Original Research

Skills2Care: An innovative, cooperative learning programme for community health workers in South Africa

Therese M. Boulle, Paul Cromhout, Khuzwayo August, Dave Woods
African Journal of Primary Health Care & Family Medicine | Vol 13, No 1 | a2922 | DOI: https://doi.org/10.4102/phcfm.v13i1.2922 | © 2021 Therese Marie Boulle, Paul Cromhout, Khuzwayo August, Dave Woods | This work is licensed under CC Attribution 4.0
Submitted: 28 January 2021 | Published: 21 October 2021

About the author(s)

Therese M. Boulle, Small Projects Foundation, East London, South Africa
Paul Cromhout, Small Projects Foundation, East London, South Africa
Khuzwayo August, Small Projects Foundation, East London, South Africa
Dave Woods, Bettercare, Cape Town, South Africa


Background: Community health workers (CHWs) hold potential to support universal health coverage and better health for vulnerable communities. They are integral to the re-engineered Primary Health Care (PHC) strategy, introduced in South Africa in 2011. This study focussed on how to train CHWs in large numbers, especially in resource-limited, rural settings. Skills2Care, a method of cooperative learning for CHWS, has been pioneered in the Eastern Cape of South Africa.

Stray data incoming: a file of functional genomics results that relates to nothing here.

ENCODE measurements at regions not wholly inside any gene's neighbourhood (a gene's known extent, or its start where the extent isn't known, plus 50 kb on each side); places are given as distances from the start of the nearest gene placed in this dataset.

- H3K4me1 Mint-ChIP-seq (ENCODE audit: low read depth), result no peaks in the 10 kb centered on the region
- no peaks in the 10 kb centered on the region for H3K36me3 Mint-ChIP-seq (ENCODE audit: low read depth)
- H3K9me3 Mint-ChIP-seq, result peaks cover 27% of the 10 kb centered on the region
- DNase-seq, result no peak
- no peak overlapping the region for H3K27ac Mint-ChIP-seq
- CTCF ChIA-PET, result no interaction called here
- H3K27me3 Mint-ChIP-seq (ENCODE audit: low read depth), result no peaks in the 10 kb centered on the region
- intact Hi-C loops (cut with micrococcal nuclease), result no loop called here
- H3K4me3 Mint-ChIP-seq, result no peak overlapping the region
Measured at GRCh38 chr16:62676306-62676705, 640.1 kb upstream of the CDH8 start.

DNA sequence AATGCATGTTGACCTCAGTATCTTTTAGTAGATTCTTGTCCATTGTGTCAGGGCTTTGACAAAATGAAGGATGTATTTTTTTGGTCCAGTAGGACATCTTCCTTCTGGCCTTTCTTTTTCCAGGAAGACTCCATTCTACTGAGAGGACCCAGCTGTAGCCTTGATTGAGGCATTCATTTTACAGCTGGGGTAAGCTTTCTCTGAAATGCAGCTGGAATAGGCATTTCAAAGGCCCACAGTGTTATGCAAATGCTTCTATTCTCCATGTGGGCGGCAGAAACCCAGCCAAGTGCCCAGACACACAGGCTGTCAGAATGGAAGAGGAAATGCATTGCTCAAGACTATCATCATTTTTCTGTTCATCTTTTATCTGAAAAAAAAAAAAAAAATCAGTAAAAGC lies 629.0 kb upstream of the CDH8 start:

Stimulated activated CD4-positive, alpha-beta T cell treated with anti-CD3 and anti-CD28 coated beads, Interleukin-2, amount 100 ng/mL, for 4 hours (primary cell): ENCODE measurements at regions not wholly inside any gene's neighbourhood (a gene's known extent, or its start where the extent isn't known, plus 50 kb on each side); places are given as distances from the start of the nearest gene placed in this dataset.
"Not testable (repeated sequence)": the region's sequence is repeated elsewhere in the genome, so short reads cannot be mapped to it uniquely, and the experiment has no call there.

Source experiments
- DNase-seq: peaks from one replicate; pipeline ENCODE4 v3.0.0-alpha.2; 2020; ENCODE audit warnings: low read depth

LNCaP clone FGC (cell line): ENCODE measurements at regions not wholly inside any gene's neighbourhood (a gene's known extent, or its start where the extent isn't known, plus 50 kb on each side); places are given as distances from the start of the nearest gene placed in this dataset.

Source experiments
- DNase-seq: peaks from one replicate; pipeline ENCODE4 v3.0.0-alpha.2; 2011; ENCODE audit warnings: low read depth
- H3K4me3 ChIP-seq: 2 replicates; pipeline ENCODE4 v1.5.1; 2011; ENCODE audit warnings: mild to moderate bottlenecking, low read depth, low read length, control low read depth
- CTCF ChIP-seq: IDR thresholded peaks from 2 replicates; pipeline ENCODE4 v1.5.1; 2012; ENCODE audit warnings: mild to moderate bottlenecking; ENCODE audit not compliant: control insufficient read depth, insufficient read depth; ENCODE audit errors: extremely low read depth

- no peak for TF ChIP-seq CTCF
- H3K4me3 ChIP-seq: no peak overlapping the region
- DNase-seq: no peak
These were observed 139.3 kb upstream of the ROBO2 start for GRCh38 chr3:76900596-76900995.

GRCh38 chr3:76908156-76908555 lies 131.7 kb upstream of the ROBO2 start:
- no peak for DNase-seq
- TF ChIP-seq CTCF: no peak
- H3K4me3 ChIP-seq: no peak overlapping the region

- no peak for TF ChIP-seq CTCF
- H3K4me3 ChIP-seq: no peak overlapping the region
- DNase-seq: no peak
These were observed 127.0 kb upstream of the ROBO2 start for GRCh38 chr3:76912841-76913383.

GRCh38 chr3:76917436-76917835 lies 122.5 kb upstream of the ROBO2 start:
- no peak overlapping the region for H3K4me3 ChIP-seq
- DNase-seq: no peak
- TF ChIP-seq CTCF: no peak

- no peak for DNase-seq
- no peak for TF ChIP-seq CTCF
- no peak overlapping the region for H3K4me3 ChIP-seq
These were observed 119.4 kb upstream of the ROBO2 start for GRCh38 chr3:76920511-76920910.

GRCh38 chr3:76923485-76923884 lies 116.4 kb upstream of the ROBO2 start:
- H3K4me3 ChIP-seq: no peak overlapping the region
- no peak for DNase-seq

Aim: To determine whether Skills2Care could improve the cognitive knowledge of CHWs; to understand their response and attitude to the programme; to explore factors that enabled and inhibited learning and to consider its viability as a training method.

Setting: Research was conducted in 2019 in the Ngqeleni subdistrict of the O.R. Tambo district, in rural Eastern Cape.

Methods: A group-learning model using specifically tailored study modules in booklet format, addressing mother and baby care, was used. A facilitator promoted learning. Knowledge assessment was conducted by pre- and post-study testing using multiple choice questions. Focus group discussions and interviews explored the appropriateness and acceptability of this method, and factors enabling and inhibiting the learning.

Results: This method of peer group cooperative learning can significantly increase the cognitive knowledge of CHWs. Test scores indicated a significant (13%) improvement. Focus group discussions indicated that participants valued this method as it increased knowledge and boosted their confidence.

Conclusion: This innovative approach to district-based, continuing education suggests that CHWs could be trained in large numbers without the need for additional resources.


community health worker; community health worker training; community health worker programmes; lay health worker; maternal and child health; access to health care; village health worker; community care worker


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